Remember that your public key is truly public; as long as you protect your private key file, you may distribute your public key however you would like. Nobody can do anything malicious with your public key file, so you can use them to create a shared identity across multiple services. For example, you could create a passwordless key pair for version control and send the public key to services like Github and Gitlab. The same public key will work across the different services as long as you use the same private key. You could then create a password-protected key pair for use with more critical services, like your OpenStack instances.

Passwordless key pairs are also useful for automated tasks. For example, you may wish to write a script that backs up your OpenStack instance to your home computer every day. Normally the task would need to sign in to your home computer to send files, but that would require prompting for a username and password. Instead, you could use a passwordless key pair and the OpenStack server will use the private key file to authenticate with your home computer, rather than prompting for a password.

Comparing Password vs Key Pair Authentication

Below we show comparisons between the password and key pair authentication mechanisms.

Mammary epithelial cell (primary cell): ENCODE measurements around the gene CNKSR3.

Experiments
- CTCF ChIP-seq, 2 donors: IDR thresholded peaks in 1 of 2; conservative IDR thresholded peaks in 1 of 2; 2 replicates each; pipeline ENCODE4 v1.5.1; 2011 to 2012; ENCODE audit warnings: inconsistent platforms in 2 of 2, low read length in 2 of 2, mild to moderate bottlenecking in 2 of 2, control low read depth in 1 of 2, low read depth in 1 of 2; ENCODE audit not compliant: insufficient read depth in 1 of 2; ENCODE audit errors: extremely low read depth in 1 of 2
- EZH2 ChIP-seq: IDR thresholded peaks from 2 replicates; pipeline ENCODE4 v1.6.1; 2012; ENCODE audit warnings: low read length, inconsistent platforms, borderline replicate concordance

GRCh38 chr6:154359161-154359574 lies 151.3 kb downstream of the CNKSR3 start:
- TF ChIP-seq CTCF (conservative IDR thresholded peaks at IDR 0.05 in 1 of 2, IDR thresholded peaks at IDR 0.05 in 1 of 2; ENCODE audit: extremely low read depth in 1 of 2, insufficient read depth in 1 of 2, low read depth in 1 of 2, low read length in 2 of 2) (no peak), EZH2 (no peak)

NOTE: These are grossly over-simplified diagrams of how the various technologies work. It is meant to just provide an general idea of the steps involved and what is happening.

Creating Key Pairs

Most operating systems support a tool called ssh-keygen that allows you to create a public/private key pair.

Linux / Apple OSX / Windows 10

  1. Open a terminal and enter the ssh-keygen command
    On Windows, you can open a Command Prompt or PowerShell
    Enable OpenSSH on Windows 10 if ssh-keygen is not enabled on Windows 10 (older versions do not have it enabled by default)
  2. Type a filename for the key, or use the default
    • If you are only using one key pair, you can keep the default (usually ~/.ssh/id_rsa)
    • If you are creating multiple key pairs, you should name it something meaningful (e.g. ~/.ssh/home_versioncontrol_key)
  3. Finally, type your passphrase if you wish to use one.
    If your key has a passphrase, then if someone somehow gets your private key file, they will still not be able to use it unless they are able to guess your passphrase

    • NOTE: When typing passwords in the terminal, no text will appear while you type — press Enter to continue
    • NOTE: DO NOT enter a passphrase if you plan to use this key for automated scripts or applications (e.g.: MPI, Hadoop, git, etc.)